Someone with ADHD will find it persistently challenging to remain focused. They have hyperactivity-impulsivity, and their inattention is rather constant. “Zoning out” is also common, as is struggling to finish tasks, addictive tendencies, and chronic lateness. These individuals are also easily distracted.
Alcohol abuse is common amongst people attempting to cope with this mental illness. This substance works to slow down and depress a person’s sensations. As a result, the liquor masks the symptoms of depression.
Depression comes with feelings of sadness and an empty mood. Some people will feel worthless or hopeless as well. These individuals can feel fatigued, a loss of interest in activities they once found enjoyable, and a lack of energy or motivation too.
People with an anxiety disorder will usually turn to benzodiazepines, alcohol, and sometimes, cocaine. Other prescription drugs, including Xanax, Klonopin, Valium, and Ativan can be used to treat anxiety disorder, but these medications are extremely addictive. These substances allow the individual to handle their anxiety, resulting in the continued use of these substances in an attempt to dodge the symptoms.
When someone has anxiety, they are excessively worried. They might also feel apprehensive, expecting the worst things to occur. Ultimately, anxiety can be debilitating, adversely impacting the person’s daily functioning.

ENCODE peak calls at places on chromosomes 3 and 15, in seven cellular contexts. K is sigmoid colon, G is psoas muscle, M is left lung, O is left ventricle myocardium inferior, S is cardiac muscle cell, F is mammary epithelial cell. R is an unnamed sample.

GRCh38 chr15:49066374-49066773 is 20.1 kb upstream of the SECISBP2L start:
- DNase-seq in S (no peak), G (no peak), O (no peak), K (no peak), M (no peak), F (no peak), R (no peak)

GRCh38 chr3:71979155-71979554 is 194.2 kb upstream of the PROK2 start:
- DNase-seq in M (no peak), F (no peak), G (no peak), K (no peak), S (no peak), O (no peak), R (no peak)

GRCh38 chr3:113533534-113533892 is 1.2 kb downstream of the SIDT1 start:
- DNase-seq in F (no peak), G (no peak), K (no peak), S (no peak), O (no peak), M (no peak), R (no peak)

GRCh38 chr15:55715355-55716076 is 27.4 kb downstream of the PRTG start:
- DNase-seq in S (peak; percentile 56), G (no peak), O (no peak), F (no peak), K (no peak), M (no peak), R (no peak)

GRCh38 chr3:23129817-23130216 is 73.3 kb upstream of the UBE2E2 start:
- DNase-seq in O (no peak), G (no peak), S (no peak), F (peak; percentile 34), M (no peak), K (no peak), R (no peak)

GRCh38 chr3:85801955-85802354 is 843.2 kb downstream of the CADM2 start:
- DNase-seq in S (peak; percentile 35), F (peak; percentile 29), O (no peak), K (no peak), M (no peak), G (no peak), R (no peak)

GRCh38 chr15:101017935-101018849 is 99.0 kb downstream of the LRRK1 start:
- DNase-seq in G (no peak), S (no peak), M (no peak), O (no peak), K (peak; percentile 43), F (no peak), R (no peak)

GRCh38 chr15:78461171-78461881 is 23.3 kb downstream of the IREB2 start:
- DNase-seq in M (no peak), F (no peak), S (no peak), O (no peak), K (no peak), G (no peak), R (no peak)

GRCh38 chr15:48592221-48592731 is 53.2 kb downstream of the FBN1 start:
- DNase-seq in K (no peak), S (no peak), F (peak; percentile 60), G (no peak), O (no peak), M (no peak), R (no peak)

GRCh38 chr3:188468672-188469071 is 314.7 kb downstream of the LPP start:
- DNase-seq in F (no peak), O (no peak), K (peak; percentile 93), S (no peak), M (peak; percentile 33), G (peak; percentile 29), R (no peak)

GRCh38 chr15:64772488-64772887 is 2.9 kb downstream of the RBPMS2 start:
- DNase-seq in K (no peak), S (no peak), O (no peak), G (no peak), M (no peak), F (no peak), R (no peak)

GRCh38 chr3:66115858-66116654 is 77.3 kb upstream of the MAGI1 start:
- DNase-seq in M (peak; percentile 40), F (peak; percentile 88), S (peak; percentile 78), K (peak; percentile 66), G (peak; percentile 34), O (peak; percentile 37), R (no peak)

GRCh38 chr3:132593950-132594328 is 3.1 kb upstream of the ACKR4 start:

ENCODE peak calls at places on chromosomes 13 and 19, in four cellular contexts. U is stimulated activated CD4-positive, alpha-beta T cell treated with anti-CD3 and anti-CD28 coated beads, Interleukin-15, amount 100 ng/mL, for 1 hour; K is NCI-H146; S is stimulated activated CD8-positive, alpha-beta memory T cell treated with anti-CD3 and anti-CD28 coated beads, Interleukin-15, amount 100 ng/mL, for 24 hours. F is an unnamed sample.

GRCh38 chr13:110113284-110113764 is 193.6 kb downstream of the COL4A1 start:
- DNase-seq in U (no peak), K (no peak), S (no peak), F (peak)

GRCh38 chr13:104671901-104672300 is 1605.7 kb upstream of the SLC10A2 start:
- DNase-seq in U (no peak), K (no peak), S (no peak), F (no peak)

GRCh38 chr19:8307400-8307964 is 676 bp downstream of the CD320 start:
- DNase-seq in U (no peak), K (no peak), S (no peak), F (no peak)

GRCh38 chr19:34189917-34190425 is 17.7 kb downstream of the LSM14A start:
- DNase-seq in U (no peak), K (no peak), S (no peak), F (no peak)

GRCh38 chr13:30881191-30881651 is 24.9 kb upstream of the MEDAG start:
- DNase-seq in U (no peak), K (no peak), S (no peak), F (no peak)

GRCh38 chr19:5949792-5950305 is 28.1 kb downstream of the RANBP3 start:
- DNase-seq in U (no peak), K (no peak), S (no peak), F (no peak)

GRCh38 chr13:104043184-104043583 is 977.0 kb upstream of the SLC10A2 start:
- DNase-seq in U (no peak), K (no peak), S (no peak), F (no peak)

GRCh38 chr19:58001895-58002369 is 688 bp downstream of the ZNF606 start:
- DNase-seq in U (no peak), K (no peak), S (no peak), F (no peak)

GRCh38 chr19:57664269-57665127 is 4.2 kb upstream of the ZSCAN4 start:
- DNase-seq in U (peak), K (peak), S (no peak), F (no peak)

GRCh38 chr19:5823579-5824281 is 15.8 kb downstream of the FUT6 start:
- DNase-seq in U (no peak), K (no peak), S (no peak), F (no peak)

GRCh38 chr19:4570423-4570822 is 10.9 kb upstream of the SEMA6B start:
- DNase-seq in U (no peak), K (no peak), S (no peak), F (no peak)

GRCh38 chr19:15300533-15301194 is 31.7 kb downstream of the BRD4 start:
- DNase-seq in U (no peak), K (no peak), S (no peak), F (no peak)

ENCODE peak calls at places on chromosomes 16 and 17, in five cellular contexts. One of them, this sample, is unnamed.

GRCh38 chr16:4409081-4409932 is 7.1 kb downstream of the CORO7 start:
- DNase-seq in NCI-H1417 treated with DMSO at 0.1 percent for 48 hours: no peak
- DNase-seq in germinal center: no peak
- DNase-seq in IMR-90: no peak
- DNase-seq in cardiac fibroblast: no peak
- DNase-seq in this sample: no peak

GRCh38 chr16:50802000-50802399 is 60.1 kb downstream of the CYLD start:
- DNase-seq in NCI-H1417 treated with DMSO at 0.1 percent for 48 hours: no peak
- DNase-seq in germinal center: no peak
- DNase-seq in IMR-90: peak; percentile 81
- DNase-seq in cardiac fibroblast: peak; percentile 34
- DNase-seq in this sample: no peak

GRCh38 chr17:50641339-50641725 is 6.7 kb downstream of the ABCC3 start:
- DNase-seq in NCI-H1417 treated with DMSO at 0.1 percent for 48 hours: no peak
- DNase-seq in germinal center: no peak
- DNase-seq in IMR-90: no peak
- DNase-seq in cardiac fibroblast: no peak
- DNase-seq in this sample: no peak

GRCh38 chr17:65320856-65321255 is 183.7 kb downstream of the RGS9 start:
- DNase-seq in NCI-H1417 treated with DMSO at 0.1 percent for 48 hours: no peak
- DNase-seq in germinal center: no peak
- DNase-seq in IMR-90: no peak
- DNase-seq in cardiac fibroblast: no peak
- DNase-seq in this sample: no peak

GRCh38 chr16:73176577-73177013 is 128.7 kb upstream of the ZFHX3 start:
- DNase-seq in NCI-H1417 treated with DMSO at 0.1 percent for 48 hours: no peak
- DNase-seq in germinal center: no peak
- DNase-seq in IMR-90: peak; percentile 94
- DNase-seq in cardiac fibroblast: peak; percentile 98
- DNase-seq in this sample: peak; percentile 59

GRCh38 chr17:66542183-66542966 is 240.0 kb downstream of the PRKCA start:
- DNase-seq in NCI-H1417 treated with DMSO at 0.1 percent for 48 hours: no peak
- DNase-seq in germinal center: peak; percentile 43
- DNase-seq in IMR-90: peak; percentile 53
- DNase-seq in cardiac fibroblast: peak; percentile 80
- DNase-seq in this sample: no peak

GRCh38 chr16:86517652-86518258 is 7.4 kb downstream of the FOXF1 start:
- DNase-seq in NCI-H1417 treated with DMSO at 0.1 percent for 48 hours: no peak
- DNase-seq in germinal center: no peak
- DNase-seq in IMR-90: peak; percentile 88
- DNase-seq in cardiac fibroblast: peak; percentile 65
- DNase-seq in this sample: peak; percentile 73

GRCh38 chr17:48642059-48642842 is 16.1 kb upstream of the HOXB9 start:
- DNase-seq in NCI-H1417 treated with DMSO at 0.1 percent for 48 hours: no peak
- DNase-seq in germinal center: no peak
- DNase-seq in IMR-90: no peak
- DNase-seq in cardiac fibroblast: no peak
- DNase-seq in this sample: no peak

Social situations can have a terrible impact on someone with a panic disorder. With this in mind, the individual might use psychiatric medications such as benzodiazepines to handle their symptoms. Alcohol is another substance these individuals tend to use for these situations.
The symptoms of a panic disorder are rather intense. It’s common for these individuals to have recurring panic attacks characterized by trembling, chest pain, nausea, feeling of choking, sweating, fear of dying, and feelings of dizziness.
When someone has schizophrenia, stimulants are usually the go-to substance. Whether it’s nicotine, caffeine, or one of the other 10 most commonly abused substances, these stimulants temporarily help with the disruptive symptoms of this mental illness.
Someone who has schizophrenia can have a difficult time coping with the symptoms. Hallucinations, delusions, and disorganized behavior and speech characterize this issue.
OCD – Obsessive-Compulsive Disorder
Someone with OCD might use cannabis or alcohol. These substances assist in mellowing the person out, calming down the obsessive thoughts characterizing this mental illness.
OCD is a time-consuming problem. When someone goes through recurrent compulsions or obsessions, these thoughts can dominate their life. With this being the case, treatment can assist in diminishing the adverse impacts OCD has on daily function.
Dual Diagnosis Recovery
While you might find yourself amidst a whirlwind of substance abuse and mental illness, you’re not alone. By reaching out and finding the right treatment, it’s possible to learn how to handle these problems in a way that allows you to live the happy, healthy, clean lifestyle you deserve.
Seeking treatment for a dual diagnosis rehab center in Florida? Find a better transition of yourself at our excellent facilities with help from our expert staff members. If you or someone you love are seeking treatment, please contact us today by calling 1-800-298-1783.